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MPAA chief says film ratings fair, help parents

Motion Picture of Association of America of Chief Executive Chris Dodd speaks during his CinemaCon State of the Industry address, Tuesday, April 24, 2012, in Las Vegas. Dodd said Tuesday that movie studios must embrace new technologies to appeal to consumers who value convenience and affordability over the traditional movie-viewing experience. (AP Photo/Julie Jacobson)Motion Picture of Association of America of Chief Executive Chris Dodd speaks during his CinemaCon State of the Industry address, Tuesday, April 24, 2012, in Las Vegas. Dodd said Tuesday that movie studios must embrace new technologies to appeal to consumers who value convenience and affordability over the traditional movie-viewing experience. (AP Photo/Julie Jacobson)

LAS VEGAS (AP) — The head of the Motion Picture Association of America says its rating system is fair despite ongoing complaints from some film leaders who claim the ratings are too conservative.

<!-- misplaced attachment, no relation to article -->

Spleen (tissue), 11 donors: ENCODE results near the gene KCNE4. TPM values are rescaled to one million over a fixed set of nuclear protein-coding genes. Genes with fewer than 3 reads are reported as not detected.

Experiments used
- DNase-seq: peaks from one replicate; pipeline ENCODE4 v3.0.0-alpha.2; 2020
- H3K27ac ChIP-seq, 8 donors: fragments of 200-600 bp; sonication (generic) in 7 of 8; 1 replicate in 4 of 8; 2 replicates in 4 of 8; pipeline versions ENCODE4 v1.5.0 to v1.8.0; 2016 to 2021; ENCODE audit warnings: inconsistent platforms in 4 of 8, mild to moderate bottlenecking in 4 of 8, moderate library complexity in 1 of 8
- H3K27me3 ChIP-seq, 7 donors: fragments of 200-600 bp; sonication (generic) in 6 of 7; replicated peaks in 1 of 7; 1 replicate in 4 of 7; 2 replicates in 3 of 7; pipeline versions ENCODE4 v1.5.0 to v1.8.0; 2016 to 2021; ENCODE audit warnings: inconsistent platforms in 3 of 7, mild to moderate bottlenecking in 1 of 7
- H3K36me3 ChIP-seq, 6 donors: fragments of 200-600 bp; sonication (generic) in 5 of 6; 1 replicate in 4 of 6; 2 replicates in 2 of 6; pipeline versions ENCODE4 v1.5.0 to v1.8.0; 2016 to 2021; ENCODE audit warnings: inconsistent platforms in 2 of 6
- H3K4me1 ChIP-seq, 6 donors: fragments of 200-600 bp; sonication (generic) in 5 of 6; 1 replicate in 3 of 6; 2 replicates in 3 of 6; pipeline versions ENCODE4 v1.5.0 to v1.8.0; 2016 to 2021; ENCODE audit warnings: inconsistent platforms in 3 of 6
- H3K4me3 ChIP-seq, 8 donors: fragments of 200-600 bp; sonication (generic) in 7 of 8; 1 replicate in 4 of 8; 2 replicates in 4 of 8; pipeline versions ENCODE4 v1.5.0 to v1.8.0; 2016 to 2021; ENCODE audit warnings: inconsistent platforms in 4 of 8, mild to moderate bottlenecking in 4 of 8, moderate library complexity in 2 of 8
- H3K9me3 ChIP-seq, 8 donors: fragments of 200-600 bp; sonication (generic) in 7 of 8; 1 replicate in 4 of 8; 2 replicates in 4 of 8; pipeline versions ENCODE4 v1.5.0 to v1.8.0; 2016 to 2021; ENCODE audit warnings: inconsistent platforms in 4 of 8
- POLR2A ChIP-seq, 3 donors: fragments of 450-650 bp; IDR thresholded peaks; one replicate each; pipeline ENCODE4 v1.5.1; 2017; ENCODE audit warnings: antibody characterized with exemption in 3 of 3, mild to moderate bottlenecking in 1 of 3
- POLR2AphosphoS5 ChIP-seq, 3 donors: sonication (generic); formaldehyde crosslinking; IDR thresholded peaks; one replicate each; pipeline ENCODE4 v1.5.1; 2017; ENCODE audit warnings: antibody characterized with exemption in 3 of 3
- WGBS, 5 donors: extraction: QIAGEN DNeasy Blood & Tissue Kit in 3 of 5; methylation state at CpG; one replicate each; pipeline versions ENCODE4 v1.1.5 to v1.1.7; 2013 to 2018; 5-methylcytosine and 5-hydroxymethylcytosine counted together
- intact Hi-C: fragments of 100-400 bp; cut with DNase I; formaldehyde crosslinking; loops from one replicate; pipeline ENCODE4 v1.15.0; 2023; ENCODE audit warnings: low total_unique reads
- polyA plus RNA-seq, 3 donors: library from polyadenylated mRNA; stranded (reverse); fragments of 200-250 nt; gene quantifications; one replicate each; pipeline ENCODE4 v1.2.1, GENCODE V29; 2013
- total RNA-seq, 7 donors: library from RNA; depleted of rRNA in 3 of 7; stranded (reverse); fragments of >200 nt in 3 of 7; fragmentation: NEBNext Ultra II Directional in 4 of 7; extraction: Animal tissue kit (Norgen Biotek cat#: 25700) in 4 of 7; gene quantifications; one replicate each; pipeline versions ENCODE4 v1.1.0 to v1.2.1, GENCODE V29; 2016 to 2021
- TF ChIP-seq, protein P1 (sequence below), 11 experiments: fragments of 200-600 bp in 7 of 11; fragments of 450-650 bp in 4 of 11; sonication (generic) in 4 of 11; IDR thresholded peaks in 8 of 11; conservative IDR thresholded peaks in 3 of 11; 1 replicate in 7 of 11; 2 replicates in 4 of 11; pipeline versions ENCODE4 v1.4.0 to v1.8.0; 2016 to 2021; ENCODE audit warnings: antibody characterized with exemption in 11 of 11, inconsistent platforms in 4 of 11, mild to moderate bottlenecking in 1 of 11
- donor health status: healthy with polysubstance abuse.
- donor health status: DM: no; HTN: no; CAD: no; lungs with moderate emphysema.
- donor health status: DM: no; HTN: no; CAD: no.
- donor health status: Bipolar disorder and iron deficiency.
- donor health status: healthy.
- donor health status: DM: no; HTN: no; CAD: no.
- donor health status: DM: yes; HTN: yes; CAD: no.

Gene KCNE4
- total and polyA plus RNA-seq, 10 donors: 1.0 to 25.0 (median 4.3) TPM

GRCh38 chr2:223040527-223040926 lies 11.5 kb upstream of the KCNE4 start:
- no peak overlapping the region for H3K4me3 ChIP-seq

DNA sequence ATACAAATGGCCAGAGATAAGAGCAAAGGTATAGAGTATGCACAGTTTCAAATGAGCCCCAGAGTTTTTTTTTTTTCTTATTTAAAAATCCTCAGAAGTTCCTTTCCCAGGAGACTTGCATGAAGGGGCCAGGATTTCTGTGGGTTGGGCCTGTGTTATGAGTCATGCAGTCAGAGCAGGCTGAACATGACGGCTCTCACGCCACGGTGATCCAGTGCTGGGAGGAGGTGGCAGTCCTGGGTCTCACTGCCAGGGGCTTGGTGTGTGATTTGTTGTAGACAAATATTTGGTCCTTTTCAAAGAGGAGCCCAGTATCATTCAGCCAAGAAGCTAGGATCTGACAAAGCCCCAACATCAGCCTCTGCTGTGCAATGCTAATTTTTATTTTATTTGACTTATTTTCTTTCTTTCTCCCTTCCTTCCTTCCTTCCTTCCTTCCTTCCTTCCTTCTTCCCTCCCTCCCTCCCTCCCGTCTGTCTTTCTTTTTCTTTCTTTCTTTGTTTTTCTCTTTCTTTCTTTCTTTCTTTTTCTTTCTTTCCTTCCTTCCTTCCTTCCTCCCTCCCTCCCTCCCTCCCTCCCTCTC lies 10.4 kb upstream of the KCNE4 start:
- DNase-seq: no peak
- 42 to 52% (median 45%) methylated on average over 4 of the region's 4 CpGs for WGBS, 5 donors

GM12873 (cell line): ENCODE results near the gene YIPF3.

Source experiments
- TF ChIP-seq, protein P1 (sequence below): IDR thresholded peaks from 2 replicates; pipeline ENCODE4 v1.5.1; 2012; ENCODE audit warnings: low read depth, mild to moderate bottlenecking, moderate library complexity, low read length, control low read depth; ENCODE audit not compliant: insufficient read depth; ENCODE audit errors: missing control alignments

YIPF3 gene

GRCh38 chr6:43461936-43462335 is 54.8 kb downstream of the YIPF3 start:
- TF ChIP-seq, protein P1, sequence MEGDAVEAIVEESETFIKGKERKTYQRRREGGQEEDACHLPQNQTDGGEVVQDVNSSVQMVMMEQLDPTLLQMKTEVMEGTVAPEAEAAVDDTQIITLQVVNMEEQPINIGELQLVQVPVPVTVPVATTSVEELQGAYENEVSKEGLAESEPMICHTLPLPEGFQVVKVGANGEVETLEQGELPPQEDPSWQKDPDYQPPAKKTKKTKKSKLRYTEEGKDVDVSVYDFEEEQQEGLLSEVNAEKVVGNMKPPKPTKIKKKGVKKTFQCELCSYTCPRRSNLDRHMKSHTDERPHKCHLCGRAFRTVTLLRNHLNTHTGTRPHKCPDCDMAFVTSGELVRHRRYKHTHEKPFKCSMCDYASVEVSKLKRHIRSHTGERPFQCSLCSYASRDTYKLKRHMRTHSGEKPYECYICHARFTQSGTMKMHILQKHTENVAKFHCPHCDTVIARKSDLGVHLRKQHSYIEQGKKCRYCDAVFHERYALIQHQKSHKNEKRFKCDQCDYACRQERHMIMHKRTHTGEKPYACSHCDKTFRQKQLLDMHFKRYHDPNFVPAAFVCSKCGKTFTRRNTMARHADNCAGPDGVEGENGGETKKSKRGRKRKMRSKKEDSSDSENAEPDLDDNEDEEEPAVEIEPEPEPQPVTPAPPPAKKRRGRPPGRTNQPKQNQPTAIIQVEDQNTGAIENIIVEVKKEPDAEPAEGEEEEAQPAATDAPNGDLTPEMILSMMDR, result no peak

MPAA chief executive Chris Dodd said Tuesday that movie ratings help parents determine whether a film is appropriate for their children. Still, he says the ratings system could be more transparent.

His remarks came at CinemaCon, a Las Vegas convention for theater owners.

Dodd says the U.S. represents diverse values, with parents outside Los Angeles and New York tending to be more conservative. But critics claim the rating system is outdated.

The debate intensified recently after the MPAA initially gave the film "Bully" an R rating for language. The documentary features five children over the course of a school year.